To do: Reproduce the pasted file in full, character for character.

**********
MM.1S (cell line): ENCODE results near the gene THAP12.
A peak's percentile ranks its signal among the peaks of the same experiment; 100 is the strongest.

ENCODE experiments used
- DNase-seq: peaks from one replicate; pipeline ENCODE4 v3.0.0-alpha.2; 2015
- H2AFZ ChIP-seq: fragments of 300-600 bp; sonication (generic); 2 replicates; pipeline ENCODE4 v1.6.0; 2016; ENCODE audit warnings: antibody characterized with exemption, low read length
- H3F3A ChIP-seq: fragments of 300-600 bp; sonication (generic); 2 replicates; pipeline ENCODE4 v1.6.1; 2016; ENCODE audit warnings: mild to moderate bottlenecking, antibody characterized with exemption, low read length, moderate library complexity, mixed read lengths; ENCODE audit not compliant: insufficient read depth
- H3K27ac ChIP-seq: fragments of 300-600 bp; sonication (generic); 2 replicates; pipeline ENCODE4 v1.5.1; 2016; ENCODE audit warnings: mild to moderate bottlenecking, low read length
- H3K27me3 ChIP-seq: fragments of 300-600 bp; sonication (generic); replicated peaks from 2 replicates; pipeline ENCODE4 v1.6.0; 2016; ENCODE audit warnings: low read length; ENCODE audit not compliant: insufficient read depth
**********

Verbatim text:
MM.1S (cell line): ENCODE results near the gene THAP12.
A peak's percentile ranks its signal among the peaks of the same experiment; 100 is the strongest.

ENCODE experiments used
- DNase-seq: peaks from one replicate; pipeline ENCODE4 v3.0.0-alpha.2; 2015
- H2AFZ ChIP-seq: fragments of 300-600 bp; sonication (generic); 2 replicates; pipeline ENCODE4 v1.6.0; 2016; ENCODE audit warnings: antibody characterized with exemption, low read length
- H3F3A ChIP-seq: fragments of 300-600 bp; sonication (generic); 2 replicates; pipeline ENCODE4 v1.6.1; 2016; ENCODE audit warnings: mild to moderate bottlenecking, antibody characterized with exemption, low read length, moderate library complexity, mixed read lengths; ENCODE audit not compliant: insufficient read depth
- H3K27ac ChIP-seq: fragments of 300-600 bp; sonication (generic); 2 replicates; pipeline ENCODE4 v1.5.1; 2016; ENCODE audit warnings: mild to moderate bottlenecking, low read length
- H3K27me3 ChIP-seq: fragments of 300-600 bp; sonication (generic); replicated peaks from 2 replicates; pipeline ENCODE4 v1.6.0; 2016; ENCODE audit warnings: low read length; ENCODE audit not compliant: insufficient read depth